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Wrongly Accused: Seeing through the WAR ON WOMEN rhetoric in order to address the real issues facing women today

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So begins the election year drill with an endless parade of negative political ads, divisive name-calling schemes and, of course, the blame game. Election year gimmicks seem to be out of control.

Enter the accusation that those who hold prolife views are waging a WAR ON WOMEN. Words like “misogynistic” and “draconian” are used to describe legislation and viewpoints backed by many fellow citizens. It seems that when it comes to abortion, there are no boundaries to the ugly name-calling and baseless accusations used to avoid real debate.

YOU are accused of waging a war on women if:

•  You stand against taxpayer funding of abortion.

•   You think doctors and facilities that perform abortions should be licensed and meet basic safety standards to protect women.

•   You think women should be provided basic medical information about the type of abortion procedure they are being sold.

The WAR ON WOMEN is not a new approach; it is old rhetoric used to deflect from a candidate’s or elected official’s own very extreme views. Extreme are those who hide behind the term “pro-choice” but who support tax-funded abortions through all nine months of pregnancy. Extreme are those who defend dangerous and heinous late-term abortion procedures; those who oppose informed consent for women considering an abortion; and those who oppose parental consent for underage girls.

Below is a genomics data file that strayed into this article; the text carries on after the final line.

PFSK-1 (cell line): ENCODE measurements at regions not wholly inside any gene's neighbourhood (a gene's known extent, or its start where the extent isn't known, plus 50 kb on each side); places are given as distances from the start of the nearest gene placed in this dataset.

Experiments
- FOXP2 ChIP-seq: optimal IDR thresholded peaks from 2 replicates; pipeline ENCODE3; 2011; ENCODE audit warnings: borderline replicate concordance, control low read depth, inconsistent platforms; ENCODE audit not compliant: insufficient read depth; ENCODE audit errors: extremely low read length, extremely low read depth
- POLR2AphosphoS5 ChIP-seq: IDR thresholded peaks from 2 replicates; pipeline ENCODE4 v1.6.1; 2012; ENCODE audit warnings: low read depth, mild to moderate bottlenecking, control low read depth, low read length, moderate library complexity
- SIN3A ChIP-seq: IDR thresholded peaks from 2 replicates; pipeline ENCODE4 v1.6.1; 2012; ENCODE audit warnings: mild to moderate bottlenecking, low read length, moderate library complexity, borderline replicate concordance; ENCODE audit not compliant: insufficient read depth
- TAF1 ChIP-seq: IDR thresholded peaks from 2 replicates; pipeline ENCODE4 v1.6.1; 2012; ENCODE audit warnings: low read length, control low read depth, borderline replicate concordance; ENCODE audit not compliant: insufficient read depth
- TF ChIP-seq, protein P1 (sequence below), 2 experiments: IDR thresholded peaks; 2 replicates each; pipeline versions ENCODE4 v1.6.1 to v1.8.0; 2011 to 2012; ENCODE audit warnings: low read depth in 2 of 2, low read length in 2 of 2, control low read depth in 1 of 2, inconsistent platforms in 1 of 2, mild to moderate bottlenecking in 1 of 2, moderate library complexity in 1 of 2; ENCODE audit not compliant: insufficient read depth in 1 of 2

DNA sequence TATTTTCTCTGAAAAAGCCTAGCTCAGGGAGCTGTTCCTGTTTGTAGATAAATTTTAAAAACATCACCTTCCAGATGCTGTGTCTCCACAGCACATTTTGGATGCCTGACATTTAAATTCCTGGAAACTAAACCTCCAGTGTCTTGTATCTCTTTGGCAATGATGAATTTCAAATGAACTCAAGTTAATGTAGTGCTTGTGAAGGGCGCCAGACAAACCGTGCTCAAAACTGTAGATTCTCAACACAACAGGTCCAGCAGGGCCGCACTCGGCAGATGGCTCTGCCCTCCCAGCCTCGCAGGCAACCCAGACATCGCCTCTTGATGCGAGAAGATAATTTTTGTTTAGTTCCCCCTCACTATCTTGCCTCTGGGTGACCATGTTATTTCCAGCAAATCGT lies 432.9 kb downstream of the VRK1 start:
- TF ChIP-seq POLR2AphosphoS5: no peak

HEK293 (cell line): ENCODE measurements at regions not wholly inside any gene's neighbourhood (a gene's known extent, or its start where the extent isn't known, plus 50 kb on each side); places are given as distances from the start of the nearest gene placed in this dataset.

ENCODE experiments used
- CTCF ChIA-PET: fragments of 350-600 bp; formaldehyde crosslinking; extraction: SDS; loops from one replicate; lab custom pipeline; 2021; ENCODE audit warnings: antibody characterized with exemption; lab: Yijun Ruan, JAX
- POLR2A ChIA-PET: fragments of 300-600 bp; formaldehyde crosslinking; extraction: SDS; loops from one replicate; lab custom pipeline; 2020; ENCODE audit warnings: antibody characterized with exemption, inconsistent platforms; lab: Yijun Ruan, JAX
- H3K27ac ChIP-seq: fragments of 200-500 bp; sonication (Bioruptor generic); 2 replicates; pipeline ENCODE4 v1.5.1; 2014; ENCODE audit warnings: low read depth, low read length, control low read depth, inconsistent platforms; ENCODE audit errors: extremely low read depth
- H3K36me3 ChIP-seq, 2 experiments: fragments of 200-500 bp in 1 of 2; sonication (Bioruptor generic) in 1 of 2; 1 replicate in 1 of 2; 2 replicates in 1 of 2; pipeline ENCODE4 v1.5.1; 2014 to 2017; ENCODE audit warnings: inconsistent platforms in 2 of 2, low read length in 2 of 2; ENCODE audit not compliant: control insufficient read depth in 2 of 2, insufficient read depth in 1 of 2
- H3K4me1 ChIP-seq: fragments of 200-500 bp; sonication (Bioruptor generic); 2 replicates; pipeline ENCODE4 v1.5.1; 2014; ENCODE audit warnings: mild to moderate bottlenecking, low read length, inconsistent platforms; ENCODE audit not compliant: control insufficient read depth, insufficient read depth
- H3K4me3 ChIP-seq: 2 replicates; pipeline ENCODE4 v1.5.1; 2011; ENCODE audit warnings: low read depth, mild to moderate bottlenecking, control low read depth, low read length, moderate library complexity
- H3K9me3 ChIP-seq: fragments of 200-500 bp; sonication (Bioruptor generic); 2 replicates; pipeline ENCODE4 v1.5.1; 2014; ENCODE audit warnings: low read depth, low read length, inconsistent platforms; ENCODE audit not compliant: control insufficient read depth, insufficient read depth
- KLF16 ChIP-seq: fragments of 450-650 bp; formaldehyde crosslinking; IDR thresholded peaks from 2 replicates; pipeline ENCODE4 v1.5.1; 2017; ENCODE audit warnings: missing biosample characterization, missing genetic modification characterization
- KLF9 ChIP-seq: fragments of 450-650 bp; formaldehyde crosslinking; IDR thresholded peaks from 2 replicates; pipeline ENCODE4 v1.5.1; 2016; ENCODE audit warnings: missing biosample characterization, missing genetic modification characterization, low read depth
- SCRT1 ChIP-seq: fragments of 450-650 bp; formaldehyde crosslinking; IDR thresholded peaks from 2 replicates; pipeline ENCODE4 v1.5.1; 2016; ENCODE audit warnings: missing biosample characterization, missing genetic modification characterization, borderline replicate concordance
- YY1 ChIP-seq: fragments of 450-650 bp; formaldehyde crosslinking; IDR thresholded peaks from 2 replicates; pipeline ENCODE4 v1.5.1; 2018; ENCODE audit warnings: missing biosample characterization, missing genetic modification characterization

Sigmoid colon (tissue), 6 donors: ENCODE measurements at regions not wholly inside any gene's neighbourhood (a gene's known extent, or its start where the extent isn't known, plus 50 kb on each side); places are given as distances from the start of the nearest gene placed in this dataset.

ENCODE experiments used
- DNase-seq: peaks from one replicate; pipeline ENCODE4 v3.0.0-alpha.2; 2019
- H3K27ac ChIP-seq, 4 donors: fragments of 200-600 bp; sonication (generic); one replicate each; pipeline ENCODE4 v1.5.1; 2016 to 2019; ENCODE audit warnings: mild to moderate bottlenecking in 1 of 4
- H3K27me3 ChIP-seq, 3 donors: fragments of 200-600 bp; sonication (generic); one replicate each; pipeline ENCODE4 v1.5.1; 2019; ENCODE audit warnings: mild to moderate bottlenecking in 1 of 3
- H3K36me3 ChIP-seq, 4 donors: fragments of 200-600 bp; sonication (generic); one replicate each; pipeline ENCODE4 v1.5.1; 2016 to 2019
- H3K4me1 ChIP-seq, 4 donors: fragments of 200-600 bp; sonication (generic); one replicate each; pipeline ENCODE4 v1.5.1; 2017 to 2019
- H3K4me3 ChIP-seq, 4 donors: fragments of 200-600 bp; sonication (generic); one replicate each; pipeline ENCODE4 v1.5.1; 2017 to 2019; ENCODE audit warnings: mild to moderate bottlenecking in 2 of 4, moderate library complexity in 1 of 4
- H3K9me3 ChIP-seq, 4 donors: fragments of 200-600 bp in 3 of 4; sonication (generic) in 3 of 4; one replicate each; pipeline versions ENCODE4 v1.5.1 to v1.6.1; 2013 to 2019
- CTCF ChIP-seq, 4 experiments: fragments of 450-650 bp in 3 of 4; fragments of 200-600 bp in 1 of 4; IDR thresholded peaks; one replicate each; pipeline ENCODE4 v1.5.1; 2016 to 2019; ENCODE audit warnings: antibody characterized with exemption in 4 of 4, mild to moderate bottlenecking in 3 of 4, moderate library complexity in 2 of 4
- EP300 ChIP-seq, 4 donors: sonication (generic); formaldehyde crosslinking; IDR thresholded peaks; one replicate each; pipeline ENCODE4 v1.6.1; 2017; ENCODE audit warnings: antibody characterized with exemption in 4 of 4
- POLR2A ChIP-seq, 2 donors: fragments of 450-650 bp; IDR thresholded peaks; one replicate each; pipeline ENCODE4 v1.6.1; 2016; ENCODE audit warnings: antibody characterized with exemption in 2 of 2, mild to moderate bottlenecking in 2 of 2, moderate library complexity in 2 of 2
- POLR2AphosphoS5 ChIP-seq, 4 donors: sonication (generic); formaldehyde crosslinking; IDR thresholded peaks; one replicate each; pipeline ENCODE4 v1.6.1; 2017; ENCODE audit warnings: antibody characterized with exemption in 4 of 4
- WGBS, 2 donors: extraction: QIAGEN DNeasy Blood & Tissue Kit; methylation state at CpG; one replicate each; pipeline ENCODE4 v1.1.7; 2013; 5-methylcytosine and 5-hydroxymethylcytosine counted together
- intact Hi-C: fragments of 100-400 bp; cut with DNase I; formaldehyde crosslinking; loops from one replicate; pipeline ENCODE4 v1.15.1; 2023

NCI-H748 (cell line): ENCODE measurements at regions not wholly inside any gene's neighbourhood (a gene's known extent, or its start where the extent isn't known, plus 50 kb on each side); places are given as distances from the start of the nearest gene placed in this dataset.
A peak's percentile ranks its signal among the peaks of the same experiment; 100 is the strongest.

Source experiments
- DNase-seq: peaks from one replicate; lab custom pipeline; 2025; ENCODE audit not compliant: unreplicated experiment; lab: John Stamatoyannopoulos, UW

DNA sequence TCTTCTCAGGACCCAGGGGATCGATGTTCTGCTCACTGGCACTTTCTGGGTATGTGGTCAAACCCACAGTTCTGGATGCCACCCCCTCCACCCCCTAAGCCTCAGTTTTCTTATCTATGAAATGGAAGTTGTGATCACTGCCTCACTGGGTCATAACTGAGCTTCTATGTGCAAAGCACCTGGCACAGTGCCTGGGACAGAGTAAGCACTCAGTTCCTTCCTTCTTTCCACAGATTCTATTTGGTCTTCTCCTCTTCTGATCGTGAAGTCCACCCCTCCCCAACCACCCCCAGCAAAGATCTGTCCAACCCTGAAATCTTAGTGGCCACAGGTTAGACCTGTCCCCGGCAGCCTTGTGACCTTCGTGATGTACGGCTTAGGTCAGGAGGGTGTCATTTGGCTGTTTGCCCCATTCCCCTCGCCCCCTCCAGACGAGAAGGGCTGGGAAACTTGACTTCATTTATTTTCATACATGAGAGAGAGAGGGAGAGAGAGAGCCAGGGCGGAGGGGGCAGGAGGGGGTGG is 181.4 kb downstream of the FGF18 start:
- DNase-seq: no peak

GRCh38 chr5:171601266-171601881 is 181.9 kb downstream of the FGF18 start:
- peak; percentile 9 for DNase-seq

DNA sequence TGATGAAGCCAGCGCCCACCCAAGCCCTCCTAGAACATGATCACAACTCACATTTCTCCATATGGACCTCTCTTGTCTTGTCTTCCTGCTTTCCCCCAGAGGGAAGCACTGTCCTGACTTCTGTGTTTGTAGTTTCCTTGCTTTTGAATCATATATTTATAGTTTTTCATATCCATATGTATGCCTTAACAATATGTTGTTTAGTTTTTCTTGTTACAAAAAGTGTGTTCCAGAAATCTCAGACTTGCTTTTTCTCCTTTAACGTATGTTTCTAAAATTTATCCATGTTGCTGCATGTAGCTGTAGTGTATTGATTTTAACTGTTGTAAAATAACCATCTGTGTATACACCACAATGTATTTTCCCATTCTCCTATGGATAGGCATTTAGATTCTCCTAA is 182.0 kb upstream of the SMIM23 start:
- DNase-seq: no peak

You have to ask yourself, then, why the verbal attacks on fellow citizens?

Let’s look at the facts. Abortion was legalized through all nine months of pregnancy by the 1973 U.S. Supreme Court Roe v. Wade and Doe v. Bolton rulings. In addition, birth control is widely available.

This old rhetoric is being used because Americans across the country are pushing back and saying “NO” to recent widespread attempts to require taxpayer funding for abortions.

It’s disheartening, though, to hear the verbal attacks on those who work to put commonsense safety protections in place for women who enter an abortion clinic.

It has become obvious that these tactics are used to appease deep pocketed campaign benefactors—the abortion industry. Prolife people, however, stand to gain nothing personally by their efforts to restore protections and reverence for human life. Instead, we know society as a whole would benefit if our citizens treated each innocent human life with respect.

The smoke and mirrors hide real dangers facing women: mothers being forced to abort their children against their will, the link between abortion and domestic abuse being hidden away, and female populations being put at risk by sex-selection abortions. Maybe most shocking are those who would try to cover up dangerous and seedy late-term abortion industry practices at the expense of the women they claim to represent.

Women face danger when someone does not want her to have a baby.